My good friend, admired colleague, and DePauw alum Jon Silpayamanant (“the world’s foremost Klingon cellist”) makes a great point in his most recent post.
As I mentioned in a previous post, if you’ve Branded yourself well, then Marketing (to raise awareness about your music) and Selling (to get gigs) should be much easier to do.
The notions of branding and self promotion are fairly easy to accept, it seems, by every performing artist or entertainer other than classical musicians (especially performers–composers learn early on that no one will play their music unless they ask, to put it mildly, people to perform it), with classical ballet dancers coming in a close second. Ballet dancers pretty much have to work for a company. Classical musicians can put on one-person concerts, so the opportunity to be proactive is ever present.
Branding? Sounds so commercial. Here’s another way to see it: it’s about clarifying who you are, and what the difference is that you make (or if you were being genuinely authentic, could be making) in the world. It starts inside, and in relationship with those who know and work with you well.
- Who am I?
- What do I do?
- What’s unique about it?
So while the word “branding” may have distasteful connotations to some of us in classical music, being clear about who you are and what you do, and appropriately communicating that is something we all benefit from.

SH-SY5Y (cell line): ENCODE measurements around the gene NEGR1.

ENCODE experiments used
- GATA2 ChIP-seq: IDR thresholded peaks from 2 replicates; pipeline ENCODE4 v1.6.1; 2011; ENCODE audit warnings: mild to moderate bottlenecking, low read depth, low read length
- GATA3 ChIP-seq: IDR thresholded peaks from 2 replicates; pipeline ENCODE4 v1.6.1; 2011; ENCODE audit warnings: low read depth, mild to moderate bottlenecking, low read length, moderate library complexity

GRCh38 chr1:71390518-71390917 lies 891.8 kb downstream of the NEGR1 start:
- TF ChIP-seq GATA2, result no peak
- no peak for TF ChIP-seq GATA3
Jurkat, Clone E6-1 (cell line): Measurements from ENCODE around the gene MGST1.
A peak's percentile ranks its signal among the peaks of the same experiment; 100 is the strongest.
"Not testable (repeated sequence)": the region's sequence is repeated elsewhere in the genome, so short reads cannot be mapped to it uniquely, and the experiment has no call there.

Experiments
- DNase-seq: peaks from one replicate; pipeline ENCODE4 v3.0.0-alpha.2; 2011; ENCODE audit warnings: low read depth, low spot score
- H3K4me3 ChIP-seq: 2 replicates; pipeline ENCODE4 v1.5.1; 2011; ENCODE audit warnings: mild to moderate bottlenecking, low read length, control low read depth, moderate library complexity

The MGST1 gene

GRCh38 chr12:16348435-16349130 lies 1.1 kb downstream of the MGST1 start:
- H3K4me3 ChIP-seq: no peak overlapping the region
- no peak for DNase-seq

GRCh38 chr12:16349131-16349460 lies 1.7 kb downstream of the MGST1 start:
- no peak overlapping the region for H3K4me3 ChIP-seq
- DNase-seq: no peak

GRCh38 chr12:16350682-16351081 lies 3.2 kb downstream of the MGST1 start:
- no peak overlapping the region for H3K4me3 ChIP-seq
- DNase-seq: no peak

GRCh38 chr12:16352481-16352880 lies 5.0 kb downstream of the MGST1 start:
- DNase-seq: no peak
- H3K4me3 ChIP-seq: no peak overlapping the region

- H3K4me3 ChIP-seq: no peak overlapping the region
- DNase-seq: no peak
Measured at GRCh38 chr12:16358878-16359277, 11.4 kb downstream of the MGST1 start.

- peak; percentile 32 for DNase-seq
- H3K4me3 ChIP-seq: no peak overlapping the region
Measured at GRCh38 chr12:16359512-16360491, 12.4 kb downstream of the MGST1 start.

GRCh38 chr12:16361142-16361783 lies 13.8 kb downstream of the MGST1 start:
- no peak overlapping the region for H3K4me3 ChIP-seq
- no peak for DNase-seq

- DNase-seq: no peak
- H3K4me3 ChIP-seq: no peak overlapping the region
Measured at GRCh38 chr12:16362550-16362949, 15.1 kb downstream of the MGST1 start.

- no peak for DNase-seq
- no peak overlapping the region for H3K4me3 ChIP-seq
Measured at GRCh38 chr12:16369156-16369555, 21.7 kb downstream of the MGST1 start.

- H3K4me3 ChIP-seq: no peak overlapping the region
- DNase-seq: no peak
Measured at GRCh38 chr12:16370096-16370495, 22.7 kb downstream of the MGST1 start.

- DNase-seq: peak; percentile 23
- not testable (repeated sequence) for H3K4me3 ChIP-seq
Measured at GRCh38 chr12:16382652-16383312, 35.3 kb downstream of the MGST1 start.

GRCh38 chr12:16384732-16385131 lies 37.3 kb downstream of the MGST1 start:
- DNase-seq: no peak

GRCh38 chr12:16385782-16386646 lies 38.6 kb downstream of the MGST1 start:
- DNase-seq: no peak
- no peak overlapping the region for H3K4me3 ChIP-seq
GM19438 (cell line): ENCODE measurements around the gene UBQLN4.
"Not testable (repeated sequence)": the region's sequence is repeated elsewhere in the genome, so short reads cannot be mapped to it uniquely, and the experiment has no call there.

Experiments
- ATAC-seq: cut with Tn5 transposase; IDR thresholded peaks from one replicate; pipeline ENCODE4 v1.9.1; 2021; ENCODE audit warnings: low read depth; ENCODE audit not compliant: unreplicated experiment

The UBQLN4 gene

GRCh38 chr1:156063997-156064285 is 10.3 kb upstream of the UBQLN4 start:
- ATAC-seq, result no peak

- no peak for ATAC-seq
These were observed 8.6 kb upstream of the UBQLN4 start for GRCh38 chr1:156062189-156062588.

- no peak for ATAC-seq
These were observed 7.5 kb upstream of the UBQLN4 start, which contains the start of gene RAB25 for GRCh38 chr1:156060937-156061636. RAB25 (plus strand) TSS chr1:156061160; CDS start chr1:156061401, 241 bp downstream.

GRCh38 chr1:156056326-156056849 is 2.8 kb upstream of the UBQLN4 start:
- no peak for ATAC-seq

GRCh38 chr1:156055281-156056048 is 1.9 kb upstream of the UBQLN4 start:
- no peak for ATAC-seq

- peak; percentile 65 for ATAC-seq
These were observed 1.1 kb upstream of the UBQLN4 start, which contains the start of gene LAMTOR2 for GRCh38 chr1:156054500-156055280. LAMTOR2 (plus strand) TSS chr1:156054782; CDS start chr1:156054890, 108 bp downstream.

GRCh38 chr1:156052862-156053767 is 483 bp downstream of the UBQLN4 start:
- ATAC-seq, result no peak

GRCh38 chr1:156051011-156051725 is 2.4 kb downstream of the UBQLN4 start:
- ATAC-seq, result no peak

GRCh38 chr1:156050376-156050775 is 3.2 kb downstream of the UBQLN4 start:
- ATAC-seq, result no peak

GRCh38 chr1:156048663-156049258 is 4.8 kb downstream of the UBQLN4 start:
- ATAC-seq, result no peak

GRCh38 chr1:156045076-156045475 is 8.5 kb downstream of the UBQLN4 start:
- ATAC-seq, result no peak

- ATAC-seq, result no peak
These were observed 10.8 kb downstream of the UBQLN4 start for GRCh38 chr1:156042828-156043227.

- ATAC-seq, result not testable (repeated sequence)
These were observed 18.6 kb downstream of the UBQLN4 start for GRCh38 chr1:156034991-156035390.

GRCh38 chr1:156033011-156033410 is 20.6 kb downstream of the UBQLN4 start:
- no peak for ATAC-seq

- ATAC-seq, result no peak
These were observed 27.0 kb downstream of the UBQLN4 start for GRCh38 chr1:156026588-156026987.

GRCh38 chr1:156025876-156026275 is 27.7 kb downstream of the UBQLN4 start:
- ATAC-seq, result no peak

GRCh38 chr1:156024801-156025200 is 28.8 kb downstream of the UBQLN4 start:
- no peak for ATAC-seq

3 responses to “Branding? But I’m an Artist!”
Peter Montoya really drives the point home when he says (my paraphrase) Branding is going to happen to you whether you want it to or not–best to have some active control over what that Personal Brand is!
Branding is another opportunity for artistic self-expression. 🙂 And especially nowdays with more musicians having the ability to work independently, you can way more control over it. Your freedom to brand yourself is more than just “scowling prison inmate with backwards baseball cap” if you’re a man and “porn star” if you’re a woman.
I also think branding one’s self is a good way to know what you can do so that you may know what more there is to learn. This way you can expand on what you offer as a musician. I think people are afraid of the brand because it means you may not be able to get out of it. Going into my fourth year at DePauw I’m realizing now how powerful and important change is to keep yourself marketable.